Students walk on the Stanford University campus Thursday. (Ben Margot/AP)

IT IS appalling that wealthy parents willing to pay bribes allegedly used what the architect of a recently revealed scam called “a side door” to get their children admission into schools such as Yale, Georgetown and Stanford universities. That a legal back door exists for families who have connections or make big donations to private institutions should also be of concern. But the biggest problem in U.S. higher education are the closed doors that still prevent far too many young Americans from getting a college degree.

Considerable progress has been made in increasing the share of students who graduate from high school and immediately enroll in college. A report by the College Board in 2016 found an increase from 51 percent in 1975 to 69 percent in 2015. But that same report also noted a persistent gap in enrollment across income and demographic groups. In 2015, 82 percent of high school graduates from the highest income quintile (above $100,010) enrolled in college, compared with 62 percent of those from the middle income ($37,000 to $60,300) and 58 percent of those from the lowest income (below $20,582). Black and Hispanic students lag behind their white peers. Moreover, those who begin college do not always earn a degree; about 1 in 5 full-time freshmen nationwide don’t return for a second year. Data from the National Student Clearinghouse Research Center shows that more than a third of students who start college haven’t earned degrees after six years, often having nothing to show but debt.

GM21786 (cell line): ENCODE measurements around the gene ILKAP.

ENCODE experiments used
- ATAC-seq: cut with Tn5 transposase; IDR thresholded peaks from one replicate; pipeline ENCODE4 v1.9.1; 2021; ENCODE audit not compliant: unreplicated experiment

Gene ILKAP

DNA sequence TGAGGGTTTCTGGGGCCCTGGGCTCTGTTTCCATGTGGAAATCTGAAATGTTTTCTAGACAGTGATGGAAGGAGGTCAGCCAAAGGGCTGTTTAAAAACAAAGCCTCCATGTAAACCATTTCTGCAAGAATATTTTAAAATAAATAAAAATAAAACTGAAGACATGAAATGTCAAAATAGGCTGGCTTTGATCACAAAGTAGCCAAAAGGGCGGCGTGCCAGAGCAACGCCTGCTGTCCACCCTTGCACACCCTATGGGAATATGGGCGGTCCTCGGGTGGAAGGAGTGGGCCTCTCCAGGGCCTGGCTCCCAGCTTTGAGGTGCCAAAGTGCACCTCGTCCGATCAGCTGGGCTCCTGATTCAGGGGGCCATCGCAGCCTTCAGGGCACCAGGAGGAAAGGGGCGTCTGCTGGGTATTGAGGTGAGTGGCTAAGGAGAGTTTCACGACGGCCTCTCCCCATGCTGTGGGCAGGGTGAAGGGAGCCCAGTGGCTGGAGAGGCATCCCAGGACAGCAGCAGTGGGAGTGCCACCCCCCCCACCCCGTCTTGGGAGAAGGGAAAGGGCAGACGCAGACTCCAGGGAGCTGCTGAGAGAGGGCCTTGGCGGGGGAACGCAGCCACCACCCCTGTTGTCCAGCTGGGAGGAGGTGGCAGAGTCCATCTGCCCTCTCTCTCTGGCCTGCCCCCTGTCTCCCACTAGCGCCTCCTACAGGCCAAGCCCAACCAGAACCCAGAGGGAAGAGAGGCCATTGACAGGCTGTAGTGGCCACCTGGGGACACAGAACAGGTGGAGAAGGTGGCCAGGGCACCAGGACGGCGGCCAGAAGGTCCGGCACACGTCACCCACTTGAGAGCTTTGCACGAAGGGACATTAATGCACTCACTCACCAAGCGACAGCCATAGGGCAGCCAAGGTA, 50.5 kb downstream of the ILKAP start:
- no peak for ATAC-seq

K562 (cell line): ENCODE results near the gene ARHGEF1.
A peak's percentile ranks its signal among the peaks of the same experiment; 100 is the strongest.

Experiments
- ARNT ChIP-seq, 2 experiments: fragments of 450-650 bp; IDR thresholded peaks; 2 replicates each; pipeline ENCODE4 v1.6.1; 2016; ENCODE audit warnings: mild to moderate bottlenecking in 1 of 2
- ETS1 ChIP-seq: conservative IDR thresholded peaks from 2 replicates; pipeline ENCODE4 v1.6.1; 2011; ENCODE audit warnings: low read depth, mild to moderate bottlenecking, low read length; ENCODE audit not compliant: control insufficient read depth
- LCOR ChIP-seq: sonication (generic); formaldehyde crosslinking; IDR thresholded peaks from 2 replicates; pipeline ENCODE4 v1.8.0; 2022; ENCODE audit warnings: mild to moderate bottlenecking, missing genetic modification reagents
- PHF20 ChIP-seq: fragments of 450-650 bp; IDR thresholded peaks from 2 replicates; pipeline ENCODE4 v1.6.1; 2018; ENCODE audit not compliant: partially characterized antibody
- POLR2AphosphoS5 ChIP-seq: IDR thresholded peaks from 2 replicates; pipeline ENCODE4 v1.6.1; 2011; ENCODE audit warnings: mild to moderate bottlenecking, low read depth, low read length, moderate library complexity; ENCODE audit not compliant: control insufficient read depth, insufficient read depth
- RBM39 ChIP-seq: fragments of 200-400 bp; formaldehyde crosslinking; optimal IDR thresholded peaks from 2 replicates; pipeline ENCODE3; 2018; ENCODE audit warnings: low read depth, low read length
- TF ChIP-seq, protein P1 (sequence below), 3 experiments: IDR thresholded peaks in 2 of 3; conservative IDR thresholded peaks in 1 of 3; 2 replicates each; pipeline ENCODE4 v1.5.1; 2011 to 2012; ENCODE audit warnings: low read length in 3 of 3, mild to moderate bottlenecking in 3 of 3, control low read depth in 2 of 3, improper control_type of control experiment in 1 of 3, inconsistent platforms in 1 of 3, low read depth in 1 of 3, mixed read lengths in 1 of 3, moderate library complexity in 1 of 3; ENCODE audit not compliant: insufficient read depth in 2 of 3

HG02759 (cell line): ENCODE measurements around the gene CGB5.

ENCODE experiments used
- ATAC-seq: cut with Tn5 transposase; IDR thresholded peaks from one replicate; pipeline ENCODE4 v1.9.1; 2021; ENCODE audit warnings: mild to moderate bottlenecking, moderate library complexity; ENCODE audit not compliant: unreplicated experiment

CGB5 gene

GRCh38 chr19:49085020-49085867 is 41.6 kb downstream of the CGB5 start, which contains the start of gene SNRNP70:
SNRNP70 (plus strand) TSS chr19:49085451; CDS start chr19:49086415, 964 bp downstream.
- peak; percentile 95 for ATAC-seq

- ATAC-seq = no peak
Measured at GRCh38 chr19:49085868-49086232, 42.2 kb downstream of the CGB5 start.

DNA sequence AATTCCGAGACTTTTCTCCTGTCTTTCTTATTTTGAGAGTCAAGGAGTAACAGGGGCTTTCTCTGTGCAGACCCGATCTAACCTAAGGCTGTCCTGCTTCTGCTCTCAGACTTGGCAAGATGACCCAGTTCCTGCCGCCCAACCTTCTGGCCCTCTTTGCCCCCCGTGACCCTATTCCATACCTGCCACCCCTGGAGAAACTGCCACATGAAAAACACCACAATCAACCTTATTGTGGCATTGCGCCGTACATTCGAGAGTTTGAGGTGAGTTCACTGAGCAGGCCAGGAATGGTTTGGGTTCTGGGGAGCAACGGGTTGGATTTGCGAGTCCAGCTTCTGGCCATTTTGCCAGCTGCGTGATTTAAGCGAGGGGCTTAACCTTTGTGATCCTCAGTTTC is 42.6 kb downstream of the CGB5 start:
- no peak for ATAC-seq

College is not for everyone and never will be. But, on average, people without a college degree are likely to have lower earnings and less job satisfaction than those who successfully pursue a postsecondary education. There are also cultural and social benefits — studies show college education is associated with healthier lifestyles and a more involved citizenry — so college needs to be more accessible to more people, particularly those without the means for prep schools or private college advisers.

That means improvements in K-12 education, fixing the failing schools that send children into the world without the skills to succeed. It means increased support for public two- and four-year colleges and universities. It means paying attention to students once they make it to campus and giving them the educational and financial supports they need to stay there and graduate. And it means offering meaningful career training to young people who do not go to college.

As titillating as it might be to talk about how celebrities allegedly got their children into school, more attention needs to be paid to those who have been left out of the college conversation altogether.